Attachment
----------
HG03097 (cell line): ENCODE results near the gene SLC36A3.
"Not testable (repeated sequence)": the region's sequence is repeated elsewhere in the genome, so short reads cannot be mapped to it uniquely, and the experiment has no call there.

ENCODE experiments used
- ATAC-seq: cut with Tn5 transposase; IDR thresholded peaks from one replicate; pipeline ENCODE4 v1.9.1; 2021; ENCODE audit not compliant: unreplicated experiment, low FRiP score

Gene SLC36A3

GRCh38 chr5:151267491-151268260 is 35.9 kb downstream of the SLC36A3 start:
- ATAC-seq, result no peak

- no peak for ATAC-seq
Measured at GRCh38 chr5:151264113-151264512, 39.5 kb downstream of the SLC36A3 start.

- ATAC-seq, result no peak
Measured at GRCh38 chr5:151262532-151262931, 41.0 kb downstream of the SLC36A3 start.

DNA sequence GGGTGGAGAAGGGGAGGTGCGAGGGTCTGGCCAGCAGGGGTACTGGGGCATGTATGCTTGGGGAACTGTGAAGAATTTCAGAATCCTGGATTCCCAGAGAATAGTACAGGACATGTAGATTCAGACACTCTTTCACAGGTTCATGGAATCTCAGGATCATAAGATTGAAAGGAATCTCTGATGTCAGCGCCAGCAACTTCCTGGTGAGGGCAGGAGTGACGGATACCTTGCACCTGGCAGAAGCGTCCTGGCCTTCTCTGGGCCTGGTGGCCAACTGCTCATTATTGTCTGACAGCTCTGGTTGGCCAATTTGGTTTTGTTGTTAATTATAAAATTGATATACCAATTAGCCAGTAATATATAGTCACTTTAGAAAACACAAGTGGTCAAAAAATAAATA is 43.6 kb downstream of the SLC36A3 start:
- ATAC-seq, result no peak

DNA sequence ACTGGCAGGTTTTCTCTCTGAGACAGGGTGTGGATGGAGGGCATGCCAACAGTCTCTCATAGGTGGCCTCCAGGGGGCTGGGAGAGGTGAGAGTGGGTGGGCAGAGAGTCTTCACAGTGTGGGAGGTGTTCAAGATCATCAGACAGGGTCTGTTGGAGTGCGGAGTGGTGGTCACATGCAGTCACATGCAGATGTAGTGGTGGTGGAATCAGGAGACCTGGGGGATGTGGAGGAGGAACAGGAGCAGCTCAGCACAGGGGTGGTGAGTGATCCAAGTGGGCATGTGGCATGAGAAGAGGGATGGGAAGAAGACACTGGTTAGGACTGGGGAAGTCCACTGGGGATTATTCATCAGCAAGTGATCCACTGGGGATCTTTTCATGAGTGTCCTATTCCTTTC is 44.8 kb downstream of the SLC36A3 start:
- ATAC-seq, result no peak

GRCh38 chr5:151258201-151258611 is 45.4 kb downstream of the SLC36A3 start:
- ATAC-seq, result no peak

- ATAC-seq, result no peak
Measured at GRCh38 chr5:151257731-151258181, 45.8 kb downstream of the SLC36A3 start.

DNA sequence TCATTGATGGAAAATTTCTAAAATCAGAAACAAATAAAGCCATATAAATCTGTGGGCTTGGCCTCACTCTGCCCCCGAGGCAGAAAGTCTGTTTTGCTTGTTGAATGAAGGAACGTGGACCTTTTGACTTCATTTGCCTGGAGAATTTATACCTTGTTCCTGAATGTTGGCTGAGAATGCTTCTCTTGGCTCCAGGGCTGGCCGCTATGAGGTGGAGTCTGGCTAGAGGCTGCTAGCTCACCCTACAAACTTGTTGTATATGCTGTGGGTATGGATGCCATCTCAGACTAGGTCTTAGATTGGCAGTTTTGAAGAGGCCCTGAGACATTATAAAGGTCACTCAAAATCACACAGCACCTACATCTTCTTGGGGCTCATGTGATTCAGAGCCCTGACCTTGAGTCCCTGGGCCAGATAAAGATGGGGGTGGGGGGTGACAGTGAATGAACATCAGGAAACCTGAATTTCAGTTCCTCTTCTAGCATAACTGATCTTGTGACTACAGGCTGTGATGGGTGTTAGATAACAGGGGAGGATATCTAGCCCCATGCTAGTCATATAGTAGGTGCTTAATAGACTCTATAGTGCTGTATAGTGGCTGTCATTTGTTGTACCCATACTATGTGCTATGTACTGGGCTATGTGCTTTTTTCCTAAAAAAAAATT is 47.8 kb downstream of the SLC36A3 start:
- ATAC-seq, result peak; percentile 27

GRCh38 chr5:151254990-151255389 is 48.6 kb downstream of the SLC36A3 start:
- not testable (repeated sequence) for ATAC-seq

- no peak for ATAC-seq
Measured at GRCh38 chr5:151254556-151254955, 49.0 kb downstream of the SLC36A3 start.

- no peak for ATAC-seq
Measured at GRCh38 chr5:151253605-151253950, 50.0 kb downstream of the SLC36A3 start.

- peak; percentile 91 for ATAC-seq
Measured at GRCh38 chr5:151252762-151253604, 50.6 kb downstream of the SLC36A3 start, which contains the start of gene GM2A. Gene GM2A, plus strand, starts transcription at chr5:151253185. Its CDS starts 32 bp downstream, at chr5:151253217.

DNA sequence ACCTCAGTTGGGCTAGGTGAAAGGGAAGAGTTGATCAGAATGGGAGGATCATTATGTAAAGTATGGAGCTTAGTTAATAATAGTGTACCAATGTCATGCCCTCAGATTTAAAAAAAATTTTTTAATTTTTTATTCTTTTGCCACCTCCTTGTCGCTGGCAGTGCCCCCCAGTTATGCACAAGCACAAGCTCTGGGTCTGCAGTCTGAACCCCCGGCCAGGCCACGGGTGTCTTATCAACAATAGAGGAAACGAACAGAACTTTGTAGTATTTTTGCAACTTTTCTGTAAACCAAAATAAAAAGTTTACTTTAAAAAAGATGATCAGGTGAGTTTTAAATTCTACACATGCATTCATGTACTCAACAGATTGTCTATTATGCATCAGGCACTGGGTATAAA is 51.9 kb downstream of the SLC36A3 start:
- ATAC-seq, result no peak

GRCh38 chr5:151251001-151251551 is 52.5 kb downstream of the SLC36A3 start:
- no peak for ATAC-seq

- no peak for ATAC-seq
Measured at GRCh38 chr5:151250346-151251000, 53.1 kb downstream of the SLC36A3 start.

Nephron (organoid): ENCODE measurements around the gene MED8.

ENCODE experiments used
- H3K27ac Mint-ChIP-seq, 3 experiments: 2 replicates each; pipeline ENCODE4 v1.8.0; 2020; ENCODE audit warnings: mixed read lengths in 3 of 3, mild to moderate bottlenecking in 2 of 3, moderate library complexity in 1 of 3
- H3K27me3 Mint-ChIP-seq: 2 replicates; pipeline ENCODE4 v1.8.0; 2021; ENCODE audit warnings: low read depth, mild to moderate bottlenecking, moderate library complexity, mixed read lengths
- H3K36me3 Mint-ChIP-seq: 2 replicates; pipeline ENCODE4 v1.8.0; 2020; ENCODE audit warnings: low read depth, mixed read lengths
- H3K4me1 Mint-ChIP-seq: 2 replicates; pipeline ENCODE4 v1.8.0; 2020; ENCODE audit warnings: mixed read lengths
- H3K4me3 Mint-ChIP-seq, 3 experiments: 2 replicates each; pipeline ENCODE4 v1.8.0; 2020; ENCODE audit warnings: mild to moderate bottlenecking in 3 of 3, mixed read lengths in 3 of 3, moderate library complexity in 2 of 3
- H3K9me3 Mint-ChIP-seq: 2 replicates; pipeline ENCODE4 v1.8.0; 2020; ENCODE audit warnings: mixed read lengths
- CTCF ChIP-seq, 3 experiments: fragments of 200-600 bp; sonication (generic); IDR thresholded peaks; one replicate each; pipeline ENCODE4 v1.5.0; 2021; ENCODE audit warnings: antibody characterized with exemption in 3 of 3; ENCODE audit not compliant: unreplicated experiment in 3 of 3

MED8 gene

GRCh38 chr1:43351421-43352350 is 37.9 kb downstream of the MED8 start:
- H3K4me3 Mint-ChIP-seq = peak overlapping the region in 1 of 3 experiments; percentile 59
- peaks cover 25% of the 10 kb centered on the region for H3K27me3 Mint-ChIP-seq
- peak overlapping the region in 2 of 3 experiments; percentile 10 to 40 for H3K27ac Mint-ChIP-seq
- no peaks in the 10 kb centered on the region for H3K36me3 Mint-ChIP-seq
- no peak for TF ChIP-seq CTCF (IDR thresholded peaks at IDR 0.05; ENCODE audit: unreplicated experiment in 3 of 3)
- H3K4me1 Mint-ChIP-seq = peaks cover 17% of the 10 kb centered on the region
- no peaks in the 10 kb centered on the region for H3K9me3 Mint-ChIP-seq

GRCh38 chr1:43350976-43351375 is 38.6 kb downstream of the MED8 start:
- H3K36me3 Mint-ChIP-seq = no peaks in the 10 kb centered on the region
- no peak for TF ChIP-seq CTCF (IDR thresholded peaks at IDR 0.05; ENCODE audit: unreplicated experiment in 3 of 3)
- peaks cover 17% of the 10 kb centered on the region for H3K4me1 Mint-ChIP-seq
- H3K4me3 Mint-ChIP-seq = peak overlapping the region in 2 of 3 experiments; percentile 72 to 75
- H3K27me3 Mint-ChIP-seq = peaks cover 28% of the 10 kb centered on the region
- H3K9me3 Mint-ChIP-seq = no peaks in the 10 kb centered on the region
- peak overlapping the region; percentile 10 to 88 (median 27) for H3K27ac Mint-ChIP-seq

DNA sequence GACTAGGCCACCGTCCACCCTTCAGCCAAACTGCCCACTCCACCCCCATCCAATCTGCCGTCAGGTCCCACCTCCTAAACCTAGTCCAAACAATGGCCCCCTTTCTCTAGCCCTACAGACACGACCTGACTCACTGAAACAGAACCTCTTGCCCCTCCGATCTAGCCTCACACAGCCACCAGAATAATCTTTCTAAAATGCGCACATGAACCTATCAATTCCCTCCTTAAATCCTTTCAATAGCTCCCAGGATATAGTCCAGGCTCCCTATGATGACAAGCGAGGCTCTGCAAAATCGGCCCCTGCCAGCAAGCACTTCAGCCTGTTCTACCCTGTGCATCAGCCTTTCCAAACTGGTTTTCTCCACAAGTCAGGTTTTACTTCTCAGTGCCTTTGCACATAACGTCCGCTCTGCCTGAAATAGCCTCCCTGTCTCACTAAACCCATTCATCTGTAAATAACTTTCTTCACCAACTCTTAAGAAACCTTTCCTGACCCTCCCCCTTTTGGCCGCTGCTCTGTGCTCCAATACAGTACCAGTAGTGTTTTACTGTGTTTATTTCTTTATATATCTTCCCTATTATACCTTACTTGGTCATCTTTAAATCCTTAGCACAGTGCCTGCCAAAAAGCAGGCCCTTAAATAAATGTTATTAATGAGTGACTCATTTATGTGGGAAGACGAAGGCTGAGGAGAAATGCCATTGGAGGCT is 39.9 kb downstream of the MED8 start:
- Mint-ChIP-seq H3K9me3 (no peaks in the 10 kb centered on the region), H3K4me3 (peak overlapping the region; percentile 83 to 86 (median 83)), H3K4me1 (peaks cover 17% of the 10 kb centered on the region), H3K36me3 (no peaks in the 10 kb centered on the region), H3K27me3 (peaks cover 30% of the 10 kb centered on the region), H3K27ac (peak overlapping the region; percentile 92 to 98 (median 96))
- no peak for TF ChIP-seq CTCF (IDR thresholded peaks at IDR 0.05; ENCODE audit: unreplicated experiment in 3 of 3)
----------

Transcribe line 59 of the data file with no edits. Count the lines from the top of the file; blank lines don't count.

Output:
- H3K27me3 Mint-ChIP-seq = peaks cover 28% of the 10 kb centered on the region